Continuing our World Leaders Forum coverage, staff writer Grace Fitzgerald-Diaz reflects on an event where the Greek Prime Minister spoke on a range of topics. 

One of the (few) perks of Zoom is the ability to attend events where one starts at the exact same time as the other ends. So after attending the event where UN Secretary-General António Guterres spoke on the state of the planet, I immediately logged onto another zoom to listen to Greece’s Prime Minister, Kyriakos Mitsotakis, speak in an event titled The Greek Transformation: Overcoming a Financial Crisis, Populism, and COVID. The event was formatted such that President Bollinger posed several questions to Prime Minister Mitsotakis, followed by several questions from students and others associated with the University. 

President Bollinger started off by asking Mr. Mitsotakis to give an overview of what is currently happening in Greece right now to orient those in the audience with less familiarity with the situation. He mainly touched on how the country has fared during the pandemic, saying that the country managed fairly well during the first wave and that the economy was able to reopen during the summer. Though Greece’s case counts are now much higher, with a second lockdown having been reinstated, he expressed cautious optimism that over the past few days, case counts have been inching down, and that the EU will likely approve a vaccine by the end of the year. 

Predictably, the topic of COVID-19 came up in many questions. Prime Minister Mitsotakis noted that Greece’s second lockdown has not been as effective in curbing case numbers as its first was, citing the problem of pandemic fatigue. But even as of right now, as Greece is struggling with a high caseload, Prime Minister Mitsotakis was careful to emphasize some of Greece’s successes during the pandemic. The number of ICU beds in the country has doubled during the pandemic. All classrooms in Greece are online, and overall, he said that the pandemic has accelerated the digitization of many government offices. Coming out of the pandemic, Greece intends to use EU relief money to fund digital and green initiatives. 

But as it has done to countries across the globe, the pandemic has hit Greece’s economy hard. Greece entered the pandemic with a high level of debt to start with, and repeated lockdowns have devastated an economy that is heavily dependent on tourism. Though Prime Minister Mitsotakis presented an optimistic view of Greece’s recovery, at points it seemed as though he was perhaps overly optimistic. Though there are many promising signs in Greece right now, particularly with the pandemic, Greece will be facing an extremely difficult next several months. The pandemic will without a doubt slow the country’s recovery from its recession that has lasted over a decade and is sure to undo some of the progress the country has made.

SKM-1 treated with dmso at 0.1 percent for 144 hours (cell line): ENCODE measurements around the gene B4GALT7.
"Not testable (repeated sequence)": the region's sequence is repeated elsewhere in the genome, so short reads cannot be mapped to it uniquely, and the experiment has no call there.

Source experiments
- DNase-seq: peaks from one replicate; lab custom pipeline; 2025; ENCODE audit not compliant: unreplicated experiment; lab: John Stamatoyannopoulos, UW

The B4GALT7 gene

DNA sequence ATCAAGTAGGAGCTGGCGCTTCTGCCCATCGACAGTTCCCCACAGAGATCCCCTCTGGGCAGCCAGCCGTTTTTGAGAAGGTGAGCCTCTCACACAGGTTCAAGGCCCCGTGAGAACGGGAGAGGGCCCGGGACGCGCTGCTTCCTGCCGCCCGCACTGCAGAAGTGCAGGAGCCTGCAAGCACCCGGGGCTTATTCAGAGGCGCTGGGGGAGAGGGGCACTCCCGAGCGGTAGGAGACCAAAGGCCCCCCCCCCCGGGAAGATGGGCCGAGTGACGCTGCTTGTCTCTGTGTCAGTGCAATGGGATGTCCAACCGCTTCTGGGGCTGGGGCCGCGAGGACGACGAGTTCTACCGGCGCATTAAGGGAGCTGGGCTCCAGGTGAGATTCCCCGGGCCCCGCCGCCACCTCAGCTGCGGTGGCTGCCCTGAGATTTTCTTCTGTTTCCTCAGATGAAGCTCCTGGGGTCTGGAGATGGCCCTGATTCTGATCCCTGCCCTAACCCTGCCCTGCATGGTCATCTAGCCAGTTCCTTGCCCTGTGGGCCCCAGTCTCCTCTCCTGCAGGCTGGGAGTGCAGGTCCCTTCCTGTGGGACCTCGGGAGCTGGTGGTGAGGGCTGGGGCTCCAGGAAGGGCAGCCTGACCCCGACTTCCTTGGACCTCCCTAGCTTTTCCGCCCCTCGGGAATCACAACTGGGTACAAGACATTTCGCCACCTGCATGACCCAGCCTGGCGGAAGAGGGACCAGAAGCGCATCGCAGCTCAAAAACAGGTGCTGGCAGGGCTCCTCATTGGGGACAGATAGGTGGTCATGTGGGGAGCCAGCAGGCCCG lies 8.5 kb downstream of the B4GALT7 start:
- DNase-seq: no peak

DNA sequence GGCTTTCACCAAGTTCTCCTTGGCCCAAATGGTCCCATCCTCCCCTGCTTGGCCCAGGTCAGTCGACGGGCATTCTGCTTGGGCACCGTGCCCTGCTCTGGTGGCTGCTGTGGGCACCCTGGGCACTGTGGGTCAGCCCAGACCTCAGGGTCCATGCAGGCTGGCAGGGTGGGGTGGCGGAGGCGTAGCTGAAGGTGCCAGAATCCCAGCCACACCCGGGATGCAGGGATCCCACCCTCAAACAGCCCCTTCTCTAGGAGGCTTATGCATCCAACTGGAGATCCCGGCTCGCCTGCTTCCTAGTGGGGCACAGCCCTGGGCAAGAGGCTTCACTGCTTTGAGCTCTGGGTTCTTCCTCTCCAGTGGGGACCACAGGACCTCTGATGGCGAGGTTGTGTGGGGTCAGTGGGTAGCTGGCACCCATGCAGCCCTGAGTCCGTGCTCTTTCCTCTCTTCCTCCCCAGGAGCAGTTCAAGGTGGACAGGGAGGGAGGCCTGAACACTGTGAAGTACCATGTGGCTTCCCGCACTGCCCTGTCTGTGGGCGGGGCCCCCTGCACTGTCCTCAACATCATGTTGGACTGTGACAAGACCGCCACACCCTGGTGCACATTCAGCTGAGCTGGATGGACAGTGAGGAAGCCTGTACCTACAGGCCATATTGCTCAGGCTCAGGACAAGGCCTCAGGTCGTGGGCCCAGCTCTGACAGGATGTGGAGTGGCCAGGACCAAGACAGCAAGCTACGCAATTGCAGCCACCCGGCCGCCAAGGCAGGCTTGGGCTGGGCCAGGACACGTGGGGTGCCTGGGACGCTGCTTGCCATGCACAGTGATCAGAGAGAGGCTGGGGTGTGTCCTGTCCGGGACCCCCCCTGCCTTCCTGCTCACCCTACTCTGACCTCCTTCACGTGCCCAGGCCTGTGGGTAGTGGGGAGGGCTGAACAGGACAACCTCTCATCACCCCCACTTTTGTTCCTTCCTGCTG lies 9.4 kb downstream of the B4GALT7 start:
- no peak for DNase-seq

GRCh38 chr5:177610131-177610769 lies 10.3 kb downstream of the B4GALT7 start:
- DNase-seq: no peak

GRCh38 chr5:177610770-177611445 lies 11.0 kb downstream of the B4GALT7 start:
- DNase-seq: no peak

Even so, Greece’s plans for economic recovery include ambitious climate-oriented policies. Among other policies, the country intends to make the island Astypalea carbon neutral within the next five years in a partnership with Volkswagen and to close all but one of the brown coal plants in the country by 2023 (with the last one closing by 2028.) As the country transitions to renewable power sources, the government will turn to natural gas. The country already had many such plans, but the stimulus money from the EU will help turn them into reality. Prime Minister Mitsotakis emphasized, though, that climate is an issue that requires global cooperation, saying, “If COVID has taught us one thing, it is that these global problems can only be addressed through global cooperation.”

This was not the only subject where Prime Minister Mitsotakis stressed the importance of international cooperation. On the topic of migration, he called for a more unified approach to the issue at the EU level. Though this would ultimately be beneficial, and potentially help alleviate negative feelings toward migrants in the countries where they often first arrive, Greece should first focus on its own policies.

During the event, Prime Minister Mitsotakis said that Greece has accelerated the process for asylum seekers. But that’s not the full picture: the policies that Mr. Mitsotakis’s government has implemented have not only made it significantly more difficult to receive asylum, but also significantly reduced the resources available to those approved for asylum. He has said that from now on, Greece will only welcome “those we choose.” During the event, Prime Minister Mitsotakis said that there must be a distinction between economic migrants and refugees, and that refugees must be protected. But at other points, he has put forth the untrue statement that most of the migrants arriving in Greece are economic migrants, when in fact about 85% are arriving from countries that are experiencing war or political turmoil.

These policies breed inequality that Mr. Mitsotakis didn’t seem willing to acknowledge. In a COVID-19 related question, he said, “COVID is an equalizer—it treats everyone the same.” But research has clearly shown that the virus impacts marginalized groups—such as refugees and asylum seekers in Greece—far worse than it does affluent groups.

Overall, the event provided an interesting overview of an array of current issues in Greece and how the government plans on recovering from the pandemic. But for those who attended with little background knowledge of the current situation, it likely painted a somewhat rosier picture of the country than the reality it faces.

Map of Greece via Bwog Archives